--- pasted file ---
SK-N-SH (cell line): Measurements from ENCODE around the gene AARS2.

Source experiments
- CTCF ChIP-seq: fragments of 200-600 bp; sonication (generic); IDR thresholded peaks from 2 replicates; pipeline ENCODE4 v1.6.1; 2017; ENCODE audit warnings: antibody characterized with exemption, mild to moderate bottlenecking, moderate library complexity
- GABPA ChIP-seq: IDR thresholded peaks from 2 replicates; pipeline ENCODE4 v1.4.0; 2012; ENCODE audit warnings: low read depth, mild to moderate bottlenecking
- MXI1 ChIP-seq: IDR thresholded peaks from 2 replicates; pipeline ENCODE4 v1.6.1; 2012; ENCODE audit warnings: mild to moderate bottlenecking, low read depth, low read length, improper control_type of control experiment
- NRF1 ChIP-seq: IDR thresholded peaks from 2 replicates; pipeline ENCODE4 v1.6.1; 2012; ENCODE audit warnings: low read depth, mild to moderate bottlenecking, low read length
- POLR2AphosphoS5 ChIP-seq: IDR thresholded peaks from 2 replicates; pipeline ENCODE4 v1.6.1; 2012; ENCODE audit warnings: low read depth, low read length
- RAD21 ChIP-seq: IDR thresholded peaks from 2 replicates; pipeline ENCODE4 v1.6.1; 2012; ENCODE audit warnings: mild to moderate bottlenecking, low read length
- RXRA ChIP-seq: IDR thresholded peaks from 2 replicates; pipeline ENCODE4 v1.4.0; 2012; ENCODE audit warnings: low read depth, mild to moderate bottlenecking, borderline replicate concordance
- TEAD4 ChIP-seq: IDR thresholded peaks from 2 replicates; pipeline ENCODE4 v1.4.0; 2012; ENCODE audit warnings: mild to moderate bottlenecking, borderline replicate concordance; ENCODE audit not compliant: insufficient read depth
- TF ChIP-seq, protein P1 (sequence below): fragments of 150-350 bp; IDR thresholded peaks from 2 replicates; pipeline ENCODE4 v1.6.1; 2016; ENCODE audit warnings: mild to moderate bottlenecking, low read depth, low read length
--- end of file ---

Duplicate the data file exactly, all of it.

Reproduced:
SK-N-SH (cell line): Measurements from ENCODE around the gene AARS2.

Source experiments
- CTCF ChIP-seq: fragments of 200-600 bp; sonication (generic); IDR thresholded peaks from 2 replicates; pipeline ENCODE4 v1.6.1; 2017; ENCODE audit warnings: antibody characterized with exemption, mild to moderate bottlenecking, moderate library complexity
- GABPA ChIP-seq: IDR thresholded peaks from 2 replicates; pipeline ENCODE4 v1.4.0; 2012; ENCODE audit warnings: low read depth, mild to moderate bottlenecking
- MXI1 ChIP-seq: IDR thresholded peaks from 2 replicates; pipeline ENCODE4 v1.6.1; 2012; ENCODE audit warnings: mild to moderate bottlenecking, low read depth, low read length, improper control_type of control experiment
- NRF1 ChIP-seq: IDR thresholded peaks from 2 replicates; pipeline ENCODE4 v1.6.1; 2012; ENCODE audit warnings: low read depth, mild to moderate bottlenecking, low read length
- POLR2AphosphoS5 ChIP-seq: IDR thresholded peaks from 2 replicates; pipeline ENCODE4 v1.6.1; 2012; ENCODE audit warnings: low read depth, low read length
- RAD21 ChIP-seq: IDR thresholded peaks from 2 replicates; pipeline ENCODE4 v1.6.1; 2012; ENCODE audit warnings: mild to moderate bottlenecking, low read length
- RXRA ChIP-seq: IDR thresholded peaks from 2 replicates; pipeline ENCODE4 v1.4.0; 2012; ENCODE audit warnings: low read depth, mild to moderate bottlenecking, borderline replicate concordance
- TEAD4 ChIP-seq: IDR thresholded peaks from 2 replicates; pipeline ENCODE4 v1.4.0; 2012; ENCODE audit warnings: mild to moderate bottlenecking, borderline replicate concordance; ENCODE audit not compliant: insufficient read depth
- TF ChIP-seq, protein P1 (sequence below): fragments of 150-350 bp; IDR thresholded peaks from 2 replicates; pipeline ENCODE4 v1.6.1; 2016; ENCODE audit warnings: mild to moderate bottlenecking, low read depth, low read length